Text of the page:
Six Sigma is a set of approaches, techniques, and tools to improve the capability of business processes. This increase in performance and decrease in process variation helps lead to defect reduction and improvement in profits, employee morale, and quality of products or services. A Six Sigma process is one in which 99.99966% of all opportunities to produce some features of a part are statistically expected to be free of defects.
The essential goal of Six Sigma is to eliminate defects and waste, thereby improving quality and efficiency, by streamlining and improving business processes. Manufacturing was the original focus. However, business executives discovered that Six Sigma could apply throughout all aspects of a business infrastructure from the sales process to customer support.
“The relevant question is not simply what shall we do tomorrow, but rather what shall we do today in order to get ready for tomorrow.”
Six Sigma Roots
Six Sigma has its roots in a 19th Century mathematical theory but found its way into mainstream business science through the efforts of Bill Smith, an engineer, at Motorola in the 1980s. Jack Welch made it mission-critical to the business strategy at General Electric in 1995. Now recognized as one of the distinguished methodological practices for improving customer satisfaction and improving business processes, Six Sigma has been refined and perfected over the years into what we use today as Six Sigma.
Six Sigma Value Outcomes
Six Sigma strategies improve the quality of process output by identifying and eliminating the sources of defects and minimizing variability in the manufacturing and business processes. It uses a set of quality management methods, primarily empirical, statistical methods, and creates an infrastructure of employees who are recognized specialists in these methods. Each Six Sigma project carried out follows a precise and defined sequence of steps with specific value targets, such as:
- Decrease operating costs.
- Improve profitability.
- Increase customer satisfaction.
- Increase productivity.
- Lessen pollution.
- Reduce process cycle time.
Six Sigma Characteristics
The key Six Sigma characteristics include:
- View business work as processes that can be defined, measured, analyzed, improved, and controlled. Methods require inputs (x) and produce outputs (y). If you control the data, you will manage the outputs. This formula – y = f(x).
- Use methodology – DMAIC (Define, Measure, Analyze, Improve and Control) or DMADV (Define, Measure, Analyze, Design, Verify)
- Use qualitative and quantitative techniques and tools to drive process improvement, including Statistical Process Control (SPC), control charts, failure mode, and effects analysis, and process mapping.
- Receive a commitment from the entire organization, principally from executive management.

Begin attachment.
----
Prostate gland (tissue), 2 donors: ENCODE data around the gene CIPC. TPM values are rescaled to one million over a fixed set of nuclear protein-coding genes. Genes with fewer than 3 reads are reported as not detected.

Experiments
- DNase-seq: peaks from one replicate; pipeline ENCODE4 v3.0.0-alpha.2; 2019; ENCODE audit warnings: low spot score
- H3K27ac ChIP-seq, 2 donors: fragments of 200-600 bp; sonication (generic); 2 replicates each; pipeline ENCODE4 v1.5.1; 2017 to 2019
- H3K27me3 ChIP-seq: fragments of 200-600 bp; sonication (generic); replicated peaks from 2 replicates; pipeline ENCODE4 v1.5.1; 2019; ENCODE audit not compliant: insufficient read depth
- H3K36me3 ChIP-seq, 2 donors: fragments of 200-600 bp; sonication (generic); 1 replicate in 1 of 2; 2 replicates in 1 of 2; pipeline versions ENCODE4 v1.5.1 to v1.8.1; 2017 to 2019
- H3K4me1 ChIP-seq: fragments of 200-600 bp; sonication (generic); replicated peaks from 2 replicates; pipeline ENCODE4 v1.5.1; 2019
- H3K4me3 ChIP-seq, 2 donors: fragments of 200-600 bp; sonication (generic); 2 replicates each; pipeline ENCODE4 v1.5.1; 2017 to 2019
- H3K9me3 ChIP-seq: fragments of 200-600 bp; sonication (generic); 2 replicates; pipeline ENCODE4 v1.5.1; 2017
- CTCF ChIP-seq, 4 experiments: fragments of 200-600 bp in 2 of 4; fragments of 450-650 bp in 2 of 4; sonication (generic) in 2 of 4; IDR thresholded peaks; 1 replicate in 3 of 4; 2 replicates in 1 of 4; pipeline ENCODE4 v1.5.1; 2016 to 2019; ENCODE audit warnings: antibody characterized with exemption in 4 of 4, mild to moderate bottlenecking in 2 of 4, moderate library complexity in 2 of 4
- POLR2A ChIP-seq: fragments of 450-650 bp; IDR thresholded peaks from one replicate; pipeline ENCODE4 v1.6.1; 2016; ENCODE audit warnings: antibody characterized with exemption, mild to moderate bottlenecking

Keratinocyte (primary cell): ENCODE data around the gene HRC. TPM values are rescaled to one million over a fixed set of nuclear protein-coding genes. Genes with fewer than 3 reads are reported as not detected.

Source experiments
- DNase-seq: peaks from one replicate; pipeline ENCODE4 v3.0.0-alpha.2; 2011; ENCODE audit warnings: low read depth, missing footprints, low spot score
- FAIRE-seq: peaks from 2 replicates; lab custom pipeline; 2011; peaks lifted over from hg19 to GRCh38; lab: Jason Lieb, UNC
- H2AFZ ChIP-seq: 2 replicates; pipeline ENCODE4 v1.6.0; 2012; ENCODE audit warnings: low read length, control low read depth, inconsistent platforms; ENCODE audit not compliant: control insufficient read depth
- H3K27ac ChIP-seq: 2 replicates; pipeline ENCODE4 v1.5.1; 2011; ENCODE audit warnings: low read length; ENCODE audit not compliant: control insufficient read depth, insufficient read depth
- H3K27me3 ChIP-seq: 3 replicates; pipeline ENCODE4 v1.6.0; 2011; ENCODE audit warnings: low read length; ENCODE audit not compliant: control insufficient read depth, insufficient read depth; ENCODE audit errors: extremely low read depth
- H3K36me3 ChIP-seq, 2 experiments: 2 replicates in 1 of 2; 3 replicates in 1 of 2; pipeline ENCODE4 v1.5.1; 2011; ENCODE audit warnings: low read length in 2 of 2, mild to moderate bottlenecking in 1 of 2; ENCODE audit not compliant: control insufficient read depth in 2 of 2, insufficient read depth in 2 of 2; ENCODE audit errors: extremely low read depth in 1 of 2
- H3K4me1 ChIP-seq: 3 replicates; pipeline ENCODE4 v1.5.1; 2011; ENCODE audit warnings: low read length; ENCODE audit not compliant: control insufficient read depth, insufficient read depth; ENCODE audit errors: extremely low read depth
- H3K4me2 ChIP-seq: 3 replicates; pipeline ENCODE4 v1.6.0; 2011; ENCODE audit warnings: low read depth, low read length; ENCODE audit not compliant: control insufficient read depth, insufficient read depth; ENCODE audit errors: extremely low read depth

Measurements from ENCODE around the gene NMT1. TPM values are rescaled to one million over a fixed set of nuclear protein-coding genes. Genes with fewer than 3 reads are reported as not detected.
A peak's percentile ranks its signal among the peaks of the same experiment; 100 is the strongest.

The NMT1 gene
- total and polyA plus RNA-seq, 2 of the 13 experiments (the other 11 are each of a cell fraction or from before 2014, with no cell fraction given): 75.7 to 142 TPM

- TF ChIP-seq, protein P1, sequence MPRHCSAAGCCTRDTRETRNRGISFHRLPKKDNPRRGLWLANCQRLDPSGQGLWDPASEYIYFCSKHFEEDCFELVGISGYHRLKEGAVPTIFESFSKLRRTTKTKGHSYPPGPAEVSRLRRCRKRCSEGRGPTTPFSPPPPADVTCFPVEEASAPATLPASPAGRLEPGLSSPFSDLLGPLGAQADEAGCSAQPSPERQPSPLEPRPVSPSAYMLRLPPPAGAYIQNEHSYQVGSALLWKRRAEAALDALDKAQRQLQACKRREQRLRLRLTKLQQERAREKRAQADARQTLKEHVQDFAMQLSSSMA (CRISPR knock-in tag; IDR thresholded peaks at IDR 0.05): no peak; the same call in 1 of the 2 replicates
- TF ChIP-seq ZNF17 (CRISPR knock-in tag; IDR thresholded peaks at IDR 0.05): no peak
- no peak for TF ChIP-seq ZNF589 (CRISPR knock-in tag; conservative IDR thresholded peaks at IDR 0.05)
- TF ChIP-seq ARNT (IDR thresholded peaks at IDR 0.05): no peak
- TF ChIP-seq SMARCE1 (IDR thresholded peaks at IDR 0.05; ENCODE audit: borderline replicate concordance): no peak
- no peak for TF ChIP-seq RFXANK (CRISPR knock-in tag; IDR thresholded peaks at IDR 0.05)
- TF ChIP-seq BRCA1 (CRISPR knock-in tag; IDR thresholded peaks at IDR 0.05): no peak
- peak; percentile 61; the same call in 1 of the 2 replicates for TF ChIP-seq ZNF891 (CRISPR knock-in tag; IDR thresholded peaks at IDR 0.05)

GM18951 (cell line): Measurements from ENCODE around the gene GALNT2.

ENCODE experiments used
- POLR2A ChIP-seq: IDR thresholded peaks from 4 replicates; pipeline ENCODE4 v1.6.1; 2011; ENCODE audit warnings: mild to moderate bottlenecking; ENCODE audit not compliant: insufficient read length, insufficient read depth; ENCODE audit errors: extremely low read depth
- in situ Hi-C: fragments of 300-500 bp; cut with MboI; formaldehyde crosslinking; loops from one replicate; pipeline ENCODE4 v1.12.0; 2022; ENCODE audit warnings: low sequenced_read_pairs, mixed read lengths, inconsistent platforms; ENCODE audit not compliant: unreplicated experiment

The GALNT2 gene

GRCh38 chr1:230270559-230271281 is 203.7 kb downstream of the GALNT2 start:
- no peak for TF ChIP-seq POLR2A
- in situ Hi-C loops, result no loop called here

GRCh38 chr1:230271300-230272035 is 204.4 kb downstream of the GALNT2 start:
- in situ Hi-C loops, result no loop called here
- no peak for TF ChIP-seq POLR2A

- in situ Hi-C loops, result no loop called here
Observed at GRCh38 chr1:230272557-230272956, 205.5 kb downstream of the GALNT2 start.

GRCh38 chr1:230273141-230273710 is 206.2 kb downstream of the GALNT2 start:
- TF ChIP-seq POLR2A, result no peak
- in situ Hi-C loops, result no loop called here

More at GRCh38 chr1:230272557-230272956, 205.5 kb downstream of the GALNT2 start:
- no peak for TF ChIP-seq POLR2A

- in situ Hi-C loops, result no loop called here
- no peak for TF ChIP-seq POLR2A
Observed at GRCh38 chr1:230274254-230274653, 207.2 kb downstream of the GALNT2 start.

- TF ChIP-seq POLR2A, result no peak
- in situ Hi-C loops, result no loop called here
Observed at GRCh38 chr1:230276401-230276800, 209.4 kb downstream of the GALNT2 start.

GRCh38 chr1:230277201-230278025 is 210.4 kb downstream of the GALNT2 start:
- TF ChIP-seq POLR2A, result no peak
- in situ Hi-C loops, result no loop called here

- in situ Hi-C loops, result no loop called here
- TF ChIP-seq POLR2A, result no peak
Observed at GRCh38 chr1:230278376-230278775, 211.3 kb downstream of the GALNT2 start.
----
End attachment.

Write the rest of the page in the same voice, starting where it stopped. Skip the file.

- Support performance metric goal of 3.4 defects per million opportunities (accounting for a 1.5-sigma shift in the mean). This metric supports process improvement with continuous efforts to the point where they produce stable and predictable results.
Six Sigma Methodologies
There are two primary recognized Six Sigma methodologies as outlined below:
DMAIC is used primarily for improving existing business processes.
- Define the problem and project goals.
- Measure in detail the various aspects of the current process.
- Analyze data to identify the process of root defects.
- Improve the targeted process.
- Control how the process will work/flow in the future.
DMADV is used to create new processes and new products or services.
- Define opportunity and project goals.
- Measure critical components of the process and product capabilities.
- Analyze data and develop various designs for the process; selecting an optimum method.
- Design and test process.
- Verify process design with simulations and pilot programs.
The Lean Approach
Similar to Six Sigma, Lean is an approach used to streamline manufacturing and production processes. The main emphasis of Lean is on cutting out unnecessary and wasteful steps in the creation of a product so that only steps that directly add value to the product are incorporated.
As far as Lean methodology is concerned, the only way to determine if something has value or not is to consider whether a customer would be willing to pay for it. Any part of the production process that does not add value is removed, leaving a highly streamlined and profitable operation in place that will flow seamlessly, smoothly, and efficiently.
Difference between Lean and Six Sigma
Fundamentally, Six Sigma and Lean have the same objective. They both seek to eradicate waste and create the most efficient system possible. However, they take different approaches toward how they achieve this goal. Generally, the main difference between Lean and Six Sigma is that they identify the root cause of waste differently.
The Lean approach views waste is resulting from unnecessary steps in the production process that do not add value to the finished product, while the Six Sigma approach asserts that waste results from variation within the process. Both methods have been successful in practice, which is why both Lean and Six Sigma have been valuable in improving overall business performance in a variety of fields. These two disciplines have proven to be extraordinarily successful when working in tandem – hence the creation of Lean Six Sigma.
Today, Six Sigma plays a vital role in the leadership of an organization, and its wide-scale implementation can help a company to achieve real and measurable results.
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